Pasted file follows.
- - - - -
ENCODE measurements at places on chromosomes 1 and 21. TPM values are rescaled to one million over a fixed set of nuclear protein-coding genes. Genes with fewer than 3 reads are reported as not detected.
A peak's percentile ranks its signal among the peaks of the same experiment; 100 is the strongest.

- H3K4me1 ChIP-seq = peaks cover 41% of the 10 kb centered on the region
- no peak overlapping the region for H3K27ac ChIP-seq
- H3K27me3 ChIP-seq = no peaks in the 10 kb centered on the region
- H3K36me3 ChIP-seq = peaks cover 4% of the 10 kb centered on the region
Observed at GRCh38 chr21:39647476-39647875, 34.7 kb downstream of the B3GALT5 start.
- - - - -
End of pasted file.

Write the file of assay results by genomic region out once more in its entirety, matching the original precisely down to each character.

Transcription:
ENCODE measurements at places on chromosomes 1 and 21. TPM values are rescaled to one million over a fixed set of nuclear protein-coding genes. Genes with fewer than 3 reads are reported as not detected.
A peak's percentile ranks its signal among the peaks of the same experiment; 100 is the strongest.

- H3K4me1 ChIP-seq = peaks cover 41% of the 10 kb centered on the region
- no peak overlapping the region for H3K27ac ChIP-seq
- H3K27me3 ChIP-seq = no peaks in the 10 kb centered on the region
- H3K36me3 ChIP-seq = peaks cover 4% of the 10 kb centered on the region
Observed at GRCh38 chr21:39647476-39647875, 34.7 kb downstream of the B3GALT5 start.